DragonForce slays D.C. in an epic concert to end all concerts
As I walk into the packed club, flanked by 11 friends and already sweating from the oppressive humidity, the lights dim abruptly. Only one light remains, a huge digital clock on the stage that pours harsh red light on the crowd. And thus, the countdown begins: three minutes until the most epic event in modern history. DragonForce.
As the clock nears its final destination, the hour is at hand. Forcing our way to the center of the 9:30 Club as the music blasted forth from the stage, we headed straight for the Pit. Basking in the double bass and insane shredding of drummer Dave Macintosh and guitarists Herman Li and Sam Totman, the crowd responds eagerly to the charismatic vocals and stage antics of ZP Theart. Keytarist (that's right, he plays the Keytar) Vadim Pruzhanov and bassist Fred Leclercq round out the band, anchoring the music and contributing to DragonForce's powerful stage persona.
DragonForce, an import from our crumpet-munching counterparts across the Atlantic, blends heavy metal beats and sick guitar solos with Iron Maiden-esque vocals to form an epic band — no, experience — that shouldn't be missed by fans of any genre.
But these are merely words, far inferior to the moving power of music. Go have a listen of their most popular song, "Through the Fire and the Flames," off of their latest album, "Inhuman Rampage," for yourself. It will blow your mind! Be sure to pay close attention to the insanely fast guitar licks. Herman Li (whose signature stage moves include the "Guitar lifting whammy bar slam," the "Drum riser spin bounce" and "Hands free booze drinking") and Sam Totman can play guitar so fast that sound can't even keep up with their fingers.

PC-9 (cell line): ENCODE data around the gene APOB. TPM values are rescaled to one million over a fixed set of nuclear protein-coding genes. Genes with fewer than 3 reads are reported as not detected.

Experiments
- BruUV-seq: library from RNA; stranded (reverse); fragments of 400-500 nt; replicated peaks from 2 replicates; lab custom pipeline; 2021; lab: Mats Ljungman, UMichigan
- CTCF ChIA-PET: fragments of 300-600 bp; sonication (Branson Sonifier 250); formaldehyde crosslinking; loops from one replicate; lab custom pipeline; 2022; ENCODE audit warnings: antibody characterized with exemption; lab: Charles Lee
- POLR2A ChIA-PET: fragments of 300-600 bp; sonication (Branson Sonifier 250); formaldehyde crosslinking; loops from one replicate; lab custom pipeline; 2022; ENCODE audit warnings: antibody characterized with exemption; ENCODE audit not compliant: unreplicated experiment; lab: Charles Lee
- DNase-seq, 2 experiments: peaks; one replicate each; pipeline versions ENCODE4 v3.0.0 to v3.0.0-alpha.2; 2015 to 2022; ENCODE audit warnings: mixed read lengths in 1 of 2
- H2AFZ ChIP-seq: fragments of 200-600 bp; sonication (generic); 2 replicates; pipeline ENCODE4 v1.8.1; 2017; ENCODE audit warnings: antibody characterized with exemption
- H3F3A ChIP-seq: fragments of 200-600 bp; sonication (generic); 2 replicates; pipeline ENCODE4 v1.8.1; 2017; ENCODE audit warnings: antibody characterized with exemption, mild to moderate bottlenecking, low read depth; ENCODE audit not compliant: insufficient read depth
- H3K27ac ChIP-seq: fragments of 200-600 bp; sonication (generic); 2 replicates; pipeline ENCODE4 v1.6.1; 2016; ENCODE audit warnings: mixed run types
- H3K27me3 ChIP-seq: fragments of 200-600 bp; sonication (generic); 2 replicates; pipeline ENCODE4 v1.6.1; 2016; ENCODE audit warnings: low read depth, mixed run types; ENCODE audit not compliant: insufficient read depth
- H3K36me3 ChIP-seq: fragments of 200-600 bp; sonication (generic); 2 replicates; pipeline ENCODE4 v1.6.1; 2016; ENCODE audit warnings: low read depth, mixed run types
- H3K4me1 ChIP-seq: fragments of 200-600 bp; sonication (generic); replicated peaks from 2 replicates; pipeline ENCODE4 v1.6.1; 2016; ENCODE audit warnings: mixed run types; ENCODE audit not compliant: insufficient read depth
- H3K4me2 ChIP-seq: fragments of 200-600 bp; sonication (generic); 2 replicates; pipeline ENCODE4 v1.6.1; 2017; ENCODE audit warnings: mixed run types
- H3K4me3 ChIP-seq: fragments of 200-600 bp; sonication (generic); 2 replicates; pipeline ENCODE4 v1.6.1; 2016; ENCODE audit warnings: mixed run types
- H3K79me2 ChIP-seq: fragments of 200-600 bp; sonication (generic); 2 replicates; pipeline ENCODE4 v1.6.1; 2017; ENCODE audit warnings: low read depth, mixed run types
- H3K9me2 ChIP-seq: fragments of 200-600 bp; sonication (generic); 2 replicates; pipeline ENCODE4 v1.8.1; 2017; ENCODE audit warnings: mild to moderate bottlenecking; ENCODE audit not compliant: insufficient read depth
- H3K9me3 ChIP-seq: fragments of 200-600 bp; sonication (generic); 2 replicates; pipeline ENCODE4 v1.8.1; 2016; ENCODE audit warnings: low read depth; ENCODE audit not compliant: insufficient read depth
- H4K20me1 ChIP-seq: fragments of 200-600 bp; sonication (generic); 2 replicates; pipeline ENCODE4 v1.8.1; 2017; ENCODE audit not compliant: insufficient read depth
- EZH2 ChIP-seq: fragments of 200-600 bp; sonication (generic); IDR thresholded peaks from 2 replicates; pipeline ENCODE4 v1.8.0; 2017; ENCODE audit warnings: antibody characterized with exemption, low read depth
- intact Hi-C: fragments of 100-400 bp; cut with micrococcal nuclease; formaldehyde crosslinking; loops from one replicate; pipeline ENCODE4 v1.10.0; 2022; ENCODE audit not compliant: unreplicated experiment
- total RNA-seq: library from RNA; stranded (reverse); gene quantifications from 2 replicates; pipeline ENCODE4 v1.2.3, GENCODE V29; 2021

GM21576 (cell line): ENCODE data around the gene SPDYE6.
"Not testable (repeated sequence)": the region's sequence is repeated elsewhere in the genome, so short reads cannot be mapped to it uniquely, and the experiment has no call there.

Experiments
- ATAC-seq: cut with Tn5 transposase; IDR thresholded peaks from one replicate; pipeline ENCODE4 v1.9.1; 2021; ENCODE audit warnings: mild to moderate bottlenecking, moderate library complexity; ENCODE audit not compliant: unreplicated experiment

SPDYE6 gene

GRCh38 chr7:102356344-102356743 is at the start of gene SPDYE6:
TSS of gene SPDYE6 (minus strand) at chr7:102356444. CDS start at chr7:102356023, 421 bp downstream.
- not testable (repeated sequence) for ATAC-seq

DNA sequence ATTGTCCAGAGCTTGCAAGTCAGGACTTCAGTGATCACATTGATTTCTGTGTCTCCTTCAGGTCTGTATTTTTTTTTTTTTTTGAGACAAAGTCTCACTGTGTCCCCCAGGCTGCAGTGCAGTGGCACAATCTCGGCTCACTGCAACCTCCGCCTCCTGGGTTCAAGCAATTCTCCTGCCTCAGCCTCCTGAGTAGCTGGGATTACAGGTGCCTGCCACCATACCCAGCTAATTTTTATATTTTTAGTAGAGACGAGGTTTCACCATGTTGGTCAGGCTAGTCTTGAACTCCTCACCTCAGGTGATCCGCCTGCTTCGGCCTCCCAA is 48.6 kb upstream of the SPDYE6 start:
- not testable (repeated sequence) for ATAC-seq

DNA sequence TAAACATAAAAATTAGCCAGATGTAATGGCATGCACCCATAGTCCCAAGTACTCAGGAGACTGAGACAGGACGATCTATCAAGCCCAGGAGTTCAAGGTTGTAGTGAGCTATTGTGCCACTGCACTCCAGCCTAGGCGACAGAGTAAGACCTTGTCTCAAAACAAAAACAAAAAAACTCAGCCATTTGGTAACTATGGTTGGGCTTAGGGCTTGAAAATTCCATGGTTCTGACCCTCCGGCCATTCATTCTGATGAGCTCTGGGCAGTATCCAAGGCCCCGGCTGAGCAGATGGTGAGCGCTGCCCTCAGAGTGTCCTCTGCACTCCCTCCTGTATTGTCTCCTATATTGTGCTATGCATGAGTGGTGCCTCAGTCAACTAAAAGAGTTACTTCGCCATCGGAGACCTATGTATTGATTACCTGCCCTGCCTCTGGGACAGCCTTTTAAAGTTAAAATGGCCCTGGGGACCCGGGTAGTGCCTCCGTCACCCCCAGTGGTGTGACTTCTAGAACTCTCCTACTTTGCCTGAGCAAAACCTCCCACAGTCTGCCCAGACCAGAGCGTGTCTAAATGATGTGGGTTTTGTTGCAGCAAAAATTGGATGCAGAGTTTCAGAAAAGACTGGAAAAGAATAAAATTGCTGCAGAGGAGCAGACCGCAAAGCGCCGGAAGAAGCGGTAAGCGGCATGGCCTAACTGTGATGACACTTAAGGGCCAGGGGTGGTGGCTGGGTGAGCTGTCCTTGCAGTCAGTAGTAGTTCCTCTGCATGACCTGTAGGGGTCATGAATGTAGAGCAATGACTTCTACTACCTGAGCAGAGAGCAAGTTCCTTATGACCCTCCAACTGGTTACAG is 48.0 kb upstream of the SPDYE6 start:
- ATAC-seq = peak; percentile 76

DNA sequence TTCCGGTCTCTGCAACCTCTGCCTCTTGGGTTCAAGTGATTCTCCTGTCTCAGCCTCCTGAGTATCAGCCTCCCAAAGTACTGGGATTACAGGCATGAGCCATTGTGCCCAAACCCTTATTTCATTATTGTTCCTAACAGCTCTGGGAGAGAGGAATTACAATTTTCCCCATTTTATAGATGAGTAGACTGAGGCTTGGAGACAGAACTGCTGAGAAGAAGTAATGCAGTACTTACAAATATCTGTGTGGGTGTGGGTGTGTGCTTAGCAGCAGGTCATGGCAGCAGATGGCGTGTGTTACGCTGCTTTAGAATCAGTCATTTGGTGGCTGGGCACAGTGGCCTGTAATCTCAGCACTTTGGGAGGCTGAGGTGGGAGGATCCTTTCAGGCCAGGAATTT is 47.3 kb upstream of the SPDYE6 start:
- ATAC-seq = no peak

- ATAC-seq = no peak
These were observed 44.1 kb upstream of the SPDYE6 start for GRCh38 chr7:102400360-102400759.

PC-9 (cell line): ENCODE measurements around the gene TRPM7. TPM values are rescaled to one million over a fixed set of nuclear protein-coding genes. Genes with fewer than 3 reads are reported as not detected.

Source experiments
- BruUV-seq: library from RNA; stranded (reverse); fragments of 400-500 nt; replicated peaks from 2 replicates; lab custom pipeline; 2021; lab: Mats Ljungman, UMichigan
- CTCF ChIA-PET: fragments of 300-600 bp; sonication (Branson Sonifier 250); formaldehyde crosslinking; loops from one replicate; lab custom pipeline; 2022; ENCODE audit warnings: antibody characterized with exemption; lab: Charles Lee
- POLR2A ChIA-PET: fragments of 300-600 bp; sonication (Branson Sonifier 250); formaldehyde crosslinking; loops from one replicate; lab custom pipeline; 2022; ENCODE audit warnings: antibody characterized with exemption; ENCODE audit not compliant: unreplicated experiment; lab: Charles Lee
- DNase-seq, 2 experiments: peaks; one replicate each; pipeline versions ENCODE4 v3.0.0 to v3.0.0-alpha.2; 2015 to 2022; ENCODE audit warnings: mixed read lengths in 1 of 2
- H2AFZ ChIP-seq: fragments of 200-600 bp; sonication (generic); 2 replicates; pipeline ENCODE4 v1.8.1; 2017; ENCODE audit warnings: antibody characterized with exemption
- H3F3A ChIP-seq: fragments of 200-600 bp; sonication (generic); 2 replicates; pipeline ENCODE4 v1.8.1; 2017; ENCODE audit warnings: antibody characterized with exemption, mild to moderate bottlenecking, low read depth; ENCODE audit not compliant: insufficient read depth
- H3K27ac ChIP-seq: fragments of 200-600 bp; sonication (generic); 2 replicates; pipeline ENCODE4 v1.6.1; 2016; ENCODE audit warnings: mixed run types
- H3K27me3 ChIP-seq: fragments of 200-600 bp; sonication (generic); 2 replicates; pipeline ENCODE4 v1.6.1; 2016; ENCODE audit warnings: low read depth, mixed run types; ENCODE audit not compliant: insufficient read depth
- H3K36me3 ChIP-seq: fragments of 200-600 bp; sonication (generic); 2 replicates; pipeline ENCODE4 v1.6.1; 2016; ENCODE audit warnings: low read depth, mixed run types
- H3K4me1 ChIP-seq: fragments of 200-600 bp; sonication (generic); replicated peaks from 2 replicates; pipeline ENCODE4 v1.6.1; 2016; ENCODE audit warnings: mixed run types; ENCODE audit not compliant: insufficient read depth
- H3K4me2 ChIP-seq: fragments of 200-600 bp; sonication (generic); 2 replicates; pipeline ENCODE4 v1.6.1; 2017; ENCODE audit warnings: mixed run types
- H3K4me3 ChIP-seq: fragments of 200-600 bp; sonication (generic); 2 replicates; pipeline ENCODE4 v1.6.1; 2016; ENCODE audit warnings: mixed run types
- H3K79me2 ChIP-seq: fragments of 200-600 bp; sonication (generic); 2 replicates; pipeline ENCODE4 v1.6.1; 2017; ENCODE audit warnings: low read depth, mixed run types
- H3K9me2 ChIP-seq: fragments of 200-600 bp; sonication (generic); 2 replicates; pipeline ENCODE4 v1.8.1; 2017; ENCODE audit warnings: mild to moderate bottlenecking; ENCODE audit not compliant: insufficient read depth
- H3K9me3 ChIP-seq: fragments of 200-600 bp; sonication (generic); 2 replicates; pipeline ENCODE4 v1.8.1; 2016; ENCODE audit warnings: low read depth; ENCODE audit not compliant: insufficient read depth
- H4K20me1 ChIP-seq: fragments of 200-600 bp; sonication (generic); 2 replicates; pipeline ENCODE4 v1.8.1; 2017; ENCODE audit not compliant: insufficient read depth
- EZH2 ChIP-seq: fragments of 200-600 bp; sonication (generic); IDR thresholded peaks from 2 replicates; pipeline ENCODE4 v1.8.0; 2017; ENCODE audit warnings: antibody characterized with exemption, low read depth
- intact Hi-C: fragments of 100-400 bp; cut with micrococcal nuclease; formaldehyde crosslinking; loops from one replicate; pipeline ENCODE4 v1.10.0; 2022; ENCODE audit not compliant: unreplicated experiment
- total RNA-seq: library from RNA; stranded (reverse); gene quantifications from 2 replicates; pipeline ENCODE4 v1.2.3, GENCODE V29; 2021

Meanwhile, back at the 9:30 Club, DragonForce plays a mean two-hour set, playing an appropriate mix of fast and slow songs to give the roiling crowd a break. The lighting and set designs were impeccable, reflecting the thousands of shows the 9:30 Club staff have under their belts. This expertise showed through in one of their slow songs, where a rotating purple light silhouetted ZP Theart while air vents beneath him tousled his hair, as if he were floating.
Another affectation that stood out especially was the "tattoos" that some of the band members wore during the performance. As we later found out when they spontaneously ripped them off with about two songs left in their set, it turns out they were just clear mesh sleeves with graphics painted on.
With one fist in the air and the other furiously wiping sweat-soaked brows, the crowd pulsed to the hazardously loud music. As the concert came to a close, the masses, though worn out, bruised and hoarse, screamed louder than ever until the last epic note rang out from the Capitol to the Club, echoing in our pounding hearts and ringing ears.
Simon Kanter. Simon "The Food Guy" Kanter is the silliest person you will ever meet. Though his true joy in life is posting recipes, Simon finds time to spend patting himself on the back for his witty remarks, breeding Trogdors, stealing markers, staplers and other convenient appliances, ... More »